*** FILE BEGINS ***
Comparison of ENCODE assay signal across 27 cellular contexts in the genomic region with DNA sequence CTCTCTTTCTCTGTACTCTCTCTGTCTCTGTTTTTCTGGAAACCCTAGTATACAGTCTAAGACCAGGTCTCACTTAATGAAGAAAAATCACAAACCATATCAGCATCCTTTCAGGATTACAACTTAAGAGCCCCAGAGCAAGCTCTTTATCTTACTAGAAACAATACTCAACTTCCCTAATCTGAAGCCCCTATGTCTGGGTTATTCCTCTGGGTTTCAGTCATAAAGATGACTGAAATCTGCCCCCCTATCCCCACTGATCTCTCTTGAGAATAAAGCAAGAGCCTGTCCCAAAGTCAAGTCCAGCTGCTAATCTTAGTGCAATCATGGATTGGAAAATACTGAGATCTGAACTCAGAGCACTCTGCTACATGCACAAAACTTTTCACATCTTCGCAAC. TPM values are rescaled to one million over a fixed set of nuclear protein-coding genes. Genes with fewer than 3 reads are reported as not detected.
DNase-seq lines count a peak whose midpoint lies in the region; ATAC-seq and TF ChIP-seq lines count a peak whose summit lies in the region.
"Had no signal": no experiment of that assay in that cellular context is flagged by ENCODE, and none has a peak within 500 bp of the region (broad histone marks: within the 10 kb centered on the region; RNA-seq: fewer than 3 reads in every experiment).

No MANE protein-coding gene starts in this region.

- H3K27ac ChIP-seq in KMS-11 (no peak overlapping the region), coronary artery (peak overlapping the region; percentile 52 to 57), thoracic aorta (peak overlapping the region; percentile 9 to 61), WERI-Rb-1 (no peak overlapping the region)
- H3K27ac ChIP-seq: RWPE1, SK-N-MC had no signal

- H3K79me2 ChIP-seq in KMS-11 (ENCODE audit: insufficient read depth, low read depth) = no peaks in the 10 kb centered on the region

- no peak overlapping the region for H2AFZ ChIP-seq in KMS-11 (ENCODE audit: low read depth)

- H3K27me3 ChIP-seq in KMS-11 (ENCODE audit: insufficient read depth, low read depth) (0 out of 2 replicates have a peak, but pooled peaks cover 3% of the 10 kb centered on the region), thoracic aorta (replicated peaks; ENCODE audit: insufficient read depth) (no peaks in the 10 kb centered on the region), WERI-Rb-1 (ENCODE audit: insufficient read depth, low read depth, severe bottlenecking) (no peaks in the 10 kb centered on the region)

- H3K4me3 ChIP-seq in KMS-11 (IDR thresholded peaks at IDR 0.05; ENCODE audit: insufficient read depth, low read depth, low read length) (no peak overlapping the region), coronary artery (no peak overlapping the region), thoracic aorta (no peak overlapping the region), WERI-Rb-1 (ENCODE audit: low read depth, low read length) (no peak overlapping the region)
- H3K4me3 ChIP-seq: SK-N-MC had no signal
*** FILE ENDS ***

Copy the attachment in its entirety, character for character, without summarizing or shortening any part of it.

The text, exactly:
Comparison of ENCODE assay signal across 27 cellular contexts in the genomic region with DNA sequence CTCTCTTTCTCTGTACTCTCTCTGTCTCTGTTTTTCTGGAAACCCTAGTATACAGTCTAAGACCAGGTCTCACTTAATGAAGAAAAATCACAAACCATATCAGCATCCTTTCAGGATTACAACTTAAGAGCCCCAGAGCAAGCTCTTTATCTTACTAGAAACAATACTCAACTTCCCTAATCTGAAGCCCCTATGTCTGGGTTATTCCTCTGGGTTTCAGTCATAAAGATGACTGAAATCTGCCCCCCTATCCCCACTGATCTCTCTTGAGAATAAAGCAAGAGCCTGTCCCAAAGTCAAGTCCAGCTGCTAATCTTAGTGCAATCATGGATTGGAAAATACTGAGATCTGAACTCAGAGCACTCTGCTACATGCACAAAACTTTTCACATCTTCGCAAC. TPM values are rescaled to one million over a fixed set of nuclear protein-coding genes. Genes with fewer than 3 reads are reported as not detected.
DNase-seq lines count a peak whose midpoint lies in the region; ATAC-seq and TF ChIP-seq lines count a peak whose summit lies in the region.
"Had no signal": no experiment of that assay in that cellular context is flagged by ENCODE, and none has a peak within 500 bp of the region (broad histone marks: within the 10 kb centered on the region; RNA-seq: fewer than 3 reads in every experiment).

No MANE protein-coding gene starts in this region.

- H3K27ac ChIP-seq in KMS-11 (no peak overlapping the region), coronary artery (peak overlapping the region; percentile 52 to 57), thoracic aorta (peak overlapping the region; percentile 9 to 61), WERI-Rb-1 (no peak overlapping the region)
- H3K27ac ChIP-seq: RWPE1, SK-N-MC had no signal

- H3K79me2 ChIP-seq in KMS-11 (ENCODE audit: insufficient read depth, low read depth) = no peaks in the 10 kb centered on the region

- no peak overlapping the region for H2AFZ ChIP-seq in KMS-11 (ENCODE audit: low read depth)

- H3K27me3 ChIP-seq in KMS-11 (ENCODE audit: insufficient read depth, low read depth) (0 out of 2 replicates have a peak, but pooled peaks cover 3% of the 10 kb centered on the region), thoracic aorta (replicated peaks; ENCODE audit: insufficient read depth) (no peaks in the 10 kb centered on the region), WERI-Rb-1 (ENCODE audit: insufficient read depth, low read depth, severe bottlenecking) (no peaks in the 10 kb centered on the region)

- H3K4me3 ChIP-seq in KMS-11 (IDR thresholded peaks at IDR 0.05; ENCODE audit: insufficient read depth, low read depth, low read length) (no peak overlapping the region), coronary artery (no peak overlapping the region), thoracic aorta (no peak overlapping the region), WERI-Rb-1 (ENCODE audit: low read depth, low read length) (no peak overlapping the region)
- H3K4me3 ChIP-seq: SK-N-MC had no signal